Reviewed by Martha Artyomenko
Even good parents often underestimate the dangers their children face. Research indicates that one in four females and one in six males are sexually abused before age 18. In most cases, the enemy is not a faceless stranger; it’s someone you know and trust–a neighbor, a coach, or even a family member.
This book provides practical steps to ensure you’re doing all you can to reduce the risks of abuse. But since you cannot be with your children 24/7, it goes beyond what you can do as a parent to teach you how to increase your child’s own awareness and strategies in the face of potential dangers–without making them fearful.
Dr. Robinson, whose decades-long practice focuses on abused and endangered children, calls on her own case studies to show age-
appropriate conversation starters for parents, teaching them how
to ask the right questions and provide the right boundaries.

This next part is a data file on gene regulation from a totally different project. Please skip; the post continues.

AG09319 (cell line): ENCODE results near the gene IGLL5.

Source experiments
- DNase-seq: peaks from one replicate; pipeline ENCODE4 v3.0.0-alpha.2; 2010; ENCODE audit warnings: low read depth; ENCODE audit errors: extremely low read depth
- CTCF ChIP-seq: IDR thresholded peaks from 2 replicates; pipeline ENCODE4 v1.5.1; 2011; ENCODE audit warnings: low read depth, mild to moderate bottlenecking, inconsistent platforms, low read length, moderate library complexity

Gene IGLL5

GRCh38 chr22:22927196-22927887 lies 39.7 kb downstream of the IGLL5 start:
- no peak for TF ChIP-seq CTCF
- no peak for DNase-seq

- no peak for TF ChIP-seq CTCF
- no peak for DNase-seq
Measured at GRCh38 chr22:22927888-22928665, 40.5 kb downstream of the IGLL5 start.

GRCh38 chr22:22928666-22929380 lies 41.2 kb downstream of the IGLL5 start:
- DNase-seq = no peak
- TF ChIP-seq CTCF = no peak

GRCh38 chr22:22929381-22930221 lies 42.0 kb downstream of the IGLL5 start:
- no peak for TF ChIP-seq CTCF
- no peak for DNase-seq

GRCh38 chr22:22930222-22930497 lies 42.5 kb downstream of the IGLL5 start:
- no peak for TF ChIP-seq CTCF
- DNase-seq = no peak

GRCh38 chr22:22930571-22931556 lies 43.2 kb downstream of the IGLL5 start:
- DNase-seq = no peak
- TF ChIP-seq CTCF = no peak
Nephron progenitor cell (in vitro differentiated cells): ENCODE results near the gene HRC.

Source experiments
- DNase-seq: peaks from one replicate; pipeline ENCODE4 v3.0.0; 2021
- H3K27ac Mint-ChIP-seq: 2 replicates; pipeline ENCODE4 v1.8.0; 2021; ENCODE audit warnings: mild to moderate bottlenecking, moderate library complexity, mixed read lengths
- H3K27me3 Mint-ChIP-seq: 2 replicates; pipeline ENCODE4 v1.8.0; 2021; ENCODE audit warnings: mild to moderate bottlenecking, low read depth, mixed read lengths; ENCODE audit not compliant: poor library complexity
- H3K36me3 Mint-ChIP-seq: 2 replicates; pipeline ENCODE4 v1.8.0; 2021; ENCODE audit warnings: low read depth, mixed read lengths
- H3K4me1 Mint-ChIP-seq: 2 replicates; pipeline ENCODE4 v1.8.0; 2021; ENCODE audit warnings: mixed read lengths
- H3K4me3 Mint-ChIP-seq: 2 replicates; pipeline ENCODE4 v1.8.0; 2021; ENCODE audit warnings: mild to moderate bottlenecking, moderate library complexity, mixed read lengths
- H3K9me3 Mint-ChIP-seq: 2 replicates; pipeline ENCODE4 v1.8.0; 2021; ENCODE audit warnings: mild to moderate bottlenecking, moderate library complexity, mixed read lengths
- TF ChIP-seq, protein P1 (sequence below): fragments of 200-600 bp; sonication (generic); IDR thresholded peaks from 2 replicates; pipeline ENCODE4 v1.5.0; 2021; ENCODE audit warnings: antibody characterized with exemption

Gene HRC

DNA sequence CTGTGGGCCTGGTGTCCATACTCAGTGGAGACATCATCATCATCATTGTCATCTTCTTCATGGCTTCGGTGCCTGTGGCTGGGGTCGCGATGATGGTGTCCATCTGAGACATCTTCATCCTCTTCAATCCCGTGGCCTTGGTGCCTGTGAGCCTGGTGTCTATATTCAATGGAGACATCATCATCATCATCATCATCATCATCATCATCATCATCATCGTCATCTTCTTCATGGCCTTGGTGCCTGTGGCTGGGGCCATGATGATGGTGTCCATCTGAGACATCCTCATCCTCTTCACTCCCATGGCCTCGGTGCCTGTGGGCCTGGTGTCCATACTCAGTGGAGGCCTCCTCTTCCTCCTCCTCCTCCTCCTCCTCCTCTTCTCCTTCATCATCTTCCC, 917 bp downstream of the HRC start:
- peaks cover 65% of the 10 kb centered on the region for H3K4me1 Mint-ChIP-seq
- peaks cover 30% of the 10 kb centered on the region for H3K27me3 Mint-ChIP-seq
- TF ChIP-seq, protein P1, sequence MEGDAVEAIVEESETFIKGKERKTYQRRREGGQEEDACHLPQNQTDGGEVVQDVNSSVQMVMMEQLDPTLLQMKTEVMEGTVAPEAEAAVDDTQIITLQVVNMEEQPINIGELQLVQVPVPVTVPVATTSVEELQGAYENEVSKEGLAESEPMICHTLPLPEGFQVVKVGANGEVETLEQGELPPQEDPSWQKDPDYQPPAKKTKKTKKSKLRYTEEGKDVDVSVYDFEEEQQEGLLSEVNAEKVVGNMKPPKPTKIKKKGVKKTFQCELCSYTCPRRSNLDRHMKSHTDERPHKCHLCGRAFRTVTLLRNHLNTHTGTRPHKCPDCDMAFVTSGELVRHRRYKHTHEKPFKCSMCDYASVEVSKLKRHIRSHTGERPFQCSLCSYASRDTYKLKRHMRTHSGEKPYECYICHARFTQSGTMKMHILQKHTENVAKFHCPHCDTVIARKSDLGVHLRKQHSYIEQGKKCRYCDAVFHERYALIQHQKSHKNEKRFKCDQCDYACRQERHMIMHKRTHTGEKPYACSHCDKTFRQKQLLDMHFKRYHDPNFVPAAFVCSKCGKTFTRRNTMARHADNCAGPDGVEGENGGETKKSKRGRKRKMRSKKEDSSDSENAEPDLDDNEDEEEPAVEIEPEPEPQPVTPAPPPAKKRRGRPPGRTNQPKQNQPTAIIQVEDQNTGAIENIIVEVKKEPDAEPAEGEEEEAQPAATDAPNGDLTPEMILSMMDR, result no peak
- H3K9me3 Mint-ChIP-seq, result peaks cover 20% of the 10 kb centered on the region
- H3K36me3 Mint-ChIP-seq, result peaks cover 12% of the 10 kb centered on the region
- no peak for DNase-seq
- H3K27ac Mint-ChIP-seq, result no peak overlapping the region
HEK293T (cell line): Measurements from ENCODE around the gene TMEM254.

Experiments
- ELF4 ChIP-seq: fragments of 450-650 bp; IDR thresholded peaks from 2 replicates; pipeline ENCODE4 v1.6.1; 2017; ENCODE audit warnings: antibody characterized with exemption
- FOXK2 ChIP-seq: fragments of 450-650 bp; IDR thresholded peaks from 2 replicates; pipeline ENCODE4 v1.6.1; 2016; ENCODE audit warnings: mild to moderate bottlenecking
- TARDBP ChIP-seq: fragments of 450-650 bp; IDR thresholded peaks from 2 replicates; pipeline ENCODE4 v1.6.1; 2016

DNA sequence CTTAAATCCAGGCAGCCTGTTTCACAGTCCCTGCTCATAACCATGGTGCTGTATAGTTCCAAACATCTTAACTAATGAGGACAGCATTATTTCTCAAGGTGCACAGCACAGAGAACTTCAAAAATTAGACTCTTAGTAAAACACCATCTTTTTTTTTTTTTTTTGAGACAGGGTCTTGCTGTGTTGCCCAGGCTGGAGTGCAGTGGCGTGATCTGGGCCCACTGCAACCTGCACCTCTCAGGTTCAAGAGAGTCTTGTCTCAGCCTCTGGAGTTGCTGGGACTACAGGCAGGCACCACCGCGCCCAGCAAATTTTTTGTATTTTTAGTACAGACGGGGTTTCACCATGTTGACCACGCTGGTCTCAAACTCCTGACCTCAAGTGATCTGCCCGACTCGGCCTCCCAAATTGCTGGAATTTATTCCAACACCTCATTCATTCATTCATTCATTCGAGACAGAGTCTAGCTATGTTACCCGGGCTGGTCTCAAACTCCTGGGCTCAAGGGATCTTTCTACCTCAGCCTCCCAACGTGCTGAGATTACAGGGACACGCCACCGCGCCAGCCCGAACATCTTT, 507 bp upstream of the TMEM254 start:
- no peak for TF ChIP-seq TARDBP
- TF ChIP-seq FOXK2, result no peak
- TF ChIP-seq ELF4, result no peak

This book will help you move from fear to confidence on this heavy topic that is just too important to ignore.
The great things about this book:
It was set up well, by age level. It was clear and easy to understand without using a ton of big words or babbling.
The poor side of it was that it was quite fear laden. I would be the first one to tell you that we need more info for parents on how to protect their children from predators. But I felt this book did a poor job of that. It instead let you know that they are everywhere. (Truth), but gave very few stats on how these things they recommended you do to protect your children actually work. Instead, there was a underlying tone of blame that I felt.
One huge issue was an encouragement for isolation, from those that were in foster care, family members, church members, to almost a paranoid level, never hiring teenage babysitters, avoiding sports coaches, making sure you are always in the room with doctors and so on.
It did have some good info on educating your child to be empowered and to be their own warrior. I liked that part. This was really good. But the key element faltered in that parents cannot prevent child abuse. We can educate, protect and seek to put safety guidelines in place, but in the end, it is not us that protect. In fact, isolation has been one of the keys that sex offenders look for and take advantage of.
I wanted to like this book, I really did. It is a great need in our society. I would recommend Jimmy Hinton’s articles over this book though.
I obtained this book from the publisher. The opinions contained herein are my own.